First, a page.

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German Foreign Office prepares for further escalation in power struggle with China amid bitter dispute with Russia

By Max Biederbeck-Kettterer, Rüdiger Kiani-Kreß

Under Minister Annalena Baerbock, the German Foreign Ministry is preparing a further escalation in the power struggle against China amid a bitter dispute with Russia.

This is evidenced by excerpts from the draft for a new German China strategy, which is circulating in recent media reports.

According to the draft, the Foreign Ministry is pushing for steps that are officially intended merely to prevent dependence on the People’s Republic but are, in fact, aimed at reducing German industry’s business with China.

Read also: Check out our coverage on the new multipolar world order

If desired, it also allows imposing import bans on regions such as Xinjiang or Hong Kong.

At the same time, the draft paper calls for steps against Taiwan that will likely affect Beijing’s red lines.

, German Foreign Office prepares for further escalation in power struggle with China amid bitter dispute with Russia
Chinese President Xi Jinping (L) chats with Olaf Scholz. (Photo internet reproduction)

Last but not least, the Foreign Office makes cooperation with China conditional on Beijing submitting to German foreign policy and ceasing all cooperation with Russia – a hint to India and South Africa, for example, of what they would face if they cooperated with Berlin.

The consequences of an escalation of the conflict with China would considerably exceed the consequences of the economic war against Russia.


The adoption of a German China strategy, the first ever specific China strategy by a German government, has already been set out in the coalition agreement between the SPD, Alliance 90/The Greens, and the FDP.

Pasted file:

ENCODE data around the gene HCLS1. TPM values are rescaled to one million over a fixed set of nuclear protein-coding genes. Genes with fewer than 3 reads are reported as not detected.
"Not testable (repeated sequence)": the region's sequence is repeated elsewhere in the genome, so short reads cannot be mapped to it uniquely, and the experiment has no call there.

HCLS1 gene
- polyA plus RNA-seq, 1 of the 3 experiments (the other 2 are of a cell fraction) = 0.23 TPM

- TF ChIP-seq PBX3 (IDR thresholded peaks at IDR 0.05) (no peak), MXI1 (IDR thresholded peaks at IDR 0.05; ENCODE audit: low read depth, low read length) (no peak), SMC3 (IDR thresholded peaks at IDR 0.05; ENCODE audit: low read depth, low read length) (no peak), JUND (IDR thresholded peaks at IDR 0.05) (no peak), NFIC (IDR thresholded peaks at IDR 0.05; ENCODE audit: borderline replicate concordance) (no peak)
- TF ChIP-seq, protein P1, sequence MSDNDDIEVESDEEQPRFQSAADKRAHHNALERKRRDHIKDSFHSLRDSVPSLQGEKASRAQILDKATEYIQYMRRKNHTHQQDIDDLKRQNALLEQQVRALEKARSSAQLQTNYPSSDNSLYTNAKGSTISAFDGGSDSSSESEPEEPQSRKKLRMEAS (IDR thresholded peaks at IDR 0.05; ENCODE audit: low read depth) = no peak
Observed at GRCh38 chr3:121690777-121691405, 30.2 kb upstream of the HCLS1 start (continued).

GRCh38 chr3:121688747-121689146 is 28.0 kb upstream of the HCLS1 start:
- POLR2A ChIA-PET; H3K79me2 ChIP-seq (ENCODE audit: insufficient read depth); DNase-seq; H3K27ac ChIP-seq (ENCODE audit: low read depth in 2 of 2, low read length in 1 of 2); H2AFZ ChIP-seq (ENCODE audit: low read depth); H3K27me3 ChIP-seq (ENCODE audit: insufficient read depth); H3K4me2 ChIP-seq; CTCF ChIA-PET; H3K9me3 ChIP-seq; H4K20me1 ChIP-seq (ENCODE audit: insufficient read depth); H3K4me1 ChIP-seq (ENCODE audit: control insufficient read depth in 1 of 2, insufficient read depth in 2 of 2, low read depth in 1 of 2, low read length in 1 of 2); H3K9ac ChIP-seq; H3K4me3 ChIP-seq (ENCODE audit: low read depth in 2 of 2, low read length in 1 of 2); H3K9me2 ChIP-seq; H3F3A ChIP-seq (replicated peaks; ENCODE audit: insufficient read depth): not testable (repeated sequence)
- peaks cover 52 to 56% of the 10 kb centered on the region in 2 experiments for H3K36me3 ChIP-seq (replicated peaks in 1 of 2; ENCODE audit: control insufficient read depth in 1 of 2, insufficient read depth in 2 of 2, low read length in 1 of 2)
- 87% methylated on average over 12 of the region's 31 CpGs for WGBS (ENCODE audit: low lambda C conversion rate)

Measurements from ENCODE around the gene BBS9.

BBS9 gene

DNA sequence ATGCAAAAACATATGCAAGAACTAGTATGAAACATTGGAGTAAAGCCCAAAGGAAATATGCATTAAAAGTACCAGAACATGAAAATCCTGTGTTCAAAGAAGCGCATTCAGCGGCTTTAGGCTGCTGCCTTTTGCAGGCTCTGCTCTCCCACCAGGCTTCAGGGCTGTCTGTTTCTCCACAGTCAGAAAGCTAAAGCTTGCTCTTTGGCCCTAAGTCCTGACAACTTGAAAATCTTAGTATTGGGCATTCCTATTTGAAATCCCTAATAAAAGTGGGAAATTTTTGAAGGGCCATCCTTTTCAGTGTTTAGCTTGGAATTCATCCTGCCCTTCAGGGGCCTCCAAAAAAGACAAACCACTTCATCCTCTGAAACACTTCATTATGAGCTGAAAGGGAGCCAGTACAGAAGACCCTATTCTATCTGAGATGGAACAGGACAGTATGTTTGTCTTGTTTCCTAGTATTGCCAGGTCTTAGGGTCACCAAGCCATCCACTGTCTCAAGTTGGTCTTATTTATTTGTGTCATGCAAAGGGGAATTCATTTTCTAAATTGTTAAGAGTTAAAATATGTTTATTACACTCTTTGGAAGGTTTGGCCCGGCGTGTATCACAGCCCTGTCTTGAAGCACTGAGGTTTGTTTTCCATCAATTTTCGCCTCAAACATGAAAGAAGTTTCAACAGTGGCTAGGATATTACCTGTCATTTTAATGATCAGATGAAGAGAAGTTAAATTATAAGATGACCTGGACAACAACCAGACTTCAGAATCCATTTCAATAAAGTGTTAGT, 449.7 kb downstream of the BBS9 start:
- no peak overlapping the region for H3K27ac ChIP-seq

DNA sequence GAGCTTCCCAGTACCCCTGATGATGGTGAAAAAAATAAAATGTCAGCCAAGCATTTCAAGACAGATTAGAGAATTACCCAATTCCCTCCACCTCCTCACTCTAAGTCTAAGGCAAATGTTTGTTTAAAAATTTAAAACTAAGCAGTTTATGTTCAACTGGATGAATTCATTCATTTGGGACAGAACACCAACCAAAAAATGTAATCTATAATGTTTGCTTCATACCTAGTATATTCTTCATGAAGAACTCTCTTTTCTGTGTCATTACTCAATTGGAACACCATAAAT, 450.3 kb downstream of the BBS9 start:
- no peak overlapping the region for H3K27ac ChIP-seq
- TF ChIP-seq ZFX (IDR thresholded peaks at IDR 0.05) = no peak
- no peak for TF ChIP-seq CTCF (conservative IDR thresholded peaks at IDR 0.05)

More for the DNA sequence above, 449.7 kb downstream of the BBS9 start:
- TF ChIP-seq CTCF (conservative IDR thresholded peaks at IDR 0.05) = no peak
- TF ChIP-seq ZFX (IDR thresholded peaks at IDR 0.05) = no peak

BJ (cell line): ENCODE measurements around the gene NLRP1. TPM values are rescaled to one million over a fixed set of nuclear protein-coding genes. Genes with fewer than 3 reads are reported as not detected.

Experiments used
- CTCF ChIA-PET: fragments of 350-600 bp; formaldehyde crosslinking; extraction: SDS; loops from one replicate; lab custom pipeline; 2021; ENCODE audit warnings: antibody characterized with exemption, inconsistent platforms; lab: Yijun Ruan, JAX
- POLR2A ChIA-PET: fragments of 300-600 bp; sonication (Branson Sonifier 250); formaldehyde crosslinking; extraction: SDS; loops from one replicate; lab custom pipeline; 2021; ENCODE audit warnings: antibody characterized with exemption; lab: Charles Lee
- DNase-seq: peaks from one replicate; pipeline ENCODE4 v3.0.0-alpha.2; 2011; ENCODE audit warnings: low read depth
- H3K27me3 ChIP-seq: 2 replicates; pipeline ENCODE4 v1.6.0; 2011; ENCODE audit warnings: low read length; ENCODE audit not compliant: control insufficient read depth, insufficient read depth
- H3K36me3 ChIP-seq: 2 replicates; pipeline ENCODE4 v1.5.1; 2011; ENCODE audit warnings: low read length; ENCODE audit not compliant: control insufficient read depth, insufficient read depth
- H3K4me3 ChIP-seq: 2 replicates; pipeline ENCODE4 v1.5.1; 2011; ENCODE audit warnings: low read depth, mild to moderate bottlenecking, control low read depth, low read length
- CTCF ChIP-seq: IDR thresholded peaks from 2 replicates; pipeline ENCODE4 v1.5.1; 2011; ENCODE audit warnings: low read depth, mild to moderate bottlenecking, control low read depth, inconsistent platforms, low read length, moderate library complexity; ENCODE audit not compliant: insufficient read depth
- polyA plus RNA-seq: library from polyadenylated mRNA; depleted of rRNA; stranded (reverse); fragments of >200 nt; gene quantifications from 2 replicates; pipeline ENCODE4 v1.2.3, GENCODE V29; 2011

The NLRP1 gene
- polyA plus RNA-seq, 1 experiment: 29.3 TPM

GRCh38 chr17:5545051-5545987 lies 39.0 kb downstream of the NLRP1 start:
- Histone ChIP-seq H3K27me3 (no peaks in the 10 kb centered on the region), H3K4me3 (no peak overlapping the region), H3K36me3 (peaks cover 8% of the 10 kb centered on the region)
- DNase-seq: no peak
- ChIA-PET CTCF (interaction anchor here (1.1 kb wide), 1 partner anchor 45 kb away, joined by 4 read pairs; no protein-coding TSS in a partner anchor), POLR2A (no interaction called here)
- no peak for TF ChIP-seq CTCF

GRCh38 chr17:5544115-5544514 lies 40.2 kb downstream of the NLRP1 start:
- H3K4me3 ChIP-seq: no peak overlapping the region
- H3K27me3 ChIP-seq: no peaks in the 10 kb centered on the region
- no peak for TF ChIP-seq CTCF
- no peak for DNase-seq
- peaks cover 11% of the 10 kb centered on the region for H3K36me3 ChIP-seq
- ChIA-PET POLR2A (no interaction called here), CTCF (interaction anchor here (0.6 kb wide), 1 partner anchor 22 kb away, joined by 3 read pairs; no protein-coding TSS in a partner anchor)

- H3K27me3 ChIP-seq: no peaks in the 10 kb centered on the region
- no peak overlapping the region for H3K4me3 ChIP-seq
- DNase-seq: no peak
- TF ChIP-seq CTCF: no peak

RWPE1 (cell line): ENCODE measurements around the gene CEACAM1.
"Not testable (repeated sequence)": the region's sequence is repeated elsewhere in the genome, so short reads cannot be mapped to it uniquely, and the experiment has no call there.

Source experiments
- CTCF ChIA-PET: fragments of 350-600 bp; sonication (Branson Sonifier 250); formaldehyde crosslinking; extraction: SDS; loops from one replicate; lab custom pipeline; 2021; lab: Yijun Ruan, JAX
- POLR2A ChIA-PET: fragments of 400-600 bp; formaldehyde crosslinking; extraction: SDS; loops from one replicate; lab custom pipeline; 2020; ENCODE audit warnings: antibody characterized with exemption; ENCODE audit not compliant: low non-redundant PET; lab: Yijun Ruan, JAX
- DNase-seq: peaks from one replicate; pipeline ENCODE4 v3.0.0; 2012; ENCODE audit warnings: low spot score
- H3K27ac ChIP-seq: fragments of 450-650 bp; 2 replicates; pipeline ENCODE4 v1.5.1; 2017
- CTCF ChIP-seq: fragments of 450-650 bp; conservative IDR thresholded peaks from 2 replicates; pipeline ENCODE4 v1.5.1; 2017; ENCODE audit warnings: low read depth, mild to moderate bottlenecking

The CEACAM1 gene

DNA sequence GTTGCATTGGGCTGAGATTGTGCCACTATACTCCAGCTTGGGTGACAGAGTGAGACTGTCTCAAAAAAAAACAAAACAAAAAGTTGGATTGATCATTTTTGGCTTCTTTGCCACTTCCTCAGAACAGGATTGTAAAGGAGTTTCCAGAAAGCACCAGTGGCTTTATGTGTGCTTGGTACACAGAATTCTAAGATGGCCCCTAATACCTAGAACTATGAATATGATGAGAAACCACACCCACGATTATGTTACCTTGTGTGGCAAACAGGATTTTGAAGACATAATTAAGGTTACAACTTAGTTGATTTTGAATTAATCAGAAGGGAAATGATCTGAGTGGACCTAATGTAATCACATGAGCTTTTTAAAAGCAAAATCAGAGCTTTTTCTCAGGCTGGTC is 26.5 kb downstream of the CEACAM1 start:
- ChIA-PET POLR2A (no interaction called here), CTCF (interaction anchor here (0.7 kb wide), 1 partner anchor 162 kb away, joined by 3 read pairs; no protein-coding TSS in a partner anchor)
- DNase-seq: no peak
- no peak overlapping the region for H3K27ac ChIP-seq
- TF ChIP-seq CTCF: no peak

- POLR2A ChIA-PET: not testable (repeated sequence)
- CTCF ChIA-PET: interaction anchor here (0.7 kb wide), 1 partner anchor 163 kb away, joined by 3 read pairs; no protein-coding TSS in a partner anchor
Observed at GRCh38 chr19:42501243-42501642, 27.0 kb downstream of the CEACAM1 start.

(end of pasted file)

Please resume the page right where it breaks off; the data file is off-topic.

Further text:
The Foreign Office was in charge of drafting it; it is now available and was reportedly passed on to the other federal ministries concerned with foreign policy aspects a few days ago.

It is now to be discussed and adopted by the federal government.

Publication of the paper is planned soon after the publication of the new National Security Strategy; however, an exact date has not yet been set.

Some apparently hope the paper could be publicly presented as early as the next Munich Security Conference (Feb. 17-19, 2023); others assume a later date, but still in the first half of 2023.


If adopted in its current form, the strategy paper will have far-reaching consequences for the German economy.

The draft indeed states that “close economic integration between Germany and China”, as it has, in fact, long existed, is “still our goal”.

However, a whole series of measures are then laid down to significantly reduce business with China – officially to prevent any dependence on the People’s Republic.

For example, companies with major China businesses are to “conduct regular stress tests.” Also, “foreign investments by German and European companies in security-critical areas” are to be reviewed, i.e., if desired, they can also be prohibited.

The plan calls for “in-depth reviews” and clear restrictions on the state guarantees for investments and exports that have been customary up to now.

In addition, complete import stops from certain Chinese regions are to be possible – namely “if supply chains free of human rights violations cannot be ensured by other means”.

Chinese regions where Berlin regularly diagnoses human rights violations include Xinjiang, Tibet, and Hong Kong.

Annalena Baerbock. (Photo internet reproduction)
Annalena Baerbock. (Photo internet reproduction)


Baerbock’s draft for Germany’s new China strategy also envisions massive interference in the internal and external affairs of the People’s Republic.

For example, the paper announces a deepening of relations with Taiwan, which is part of China under international law.

It says Taiwan is to be integrated more strongly into international organizations, in open contradiction to current UN resolutions.

In addition, the Foreign Office is seeking an investment agreement between the EU and Taiwan.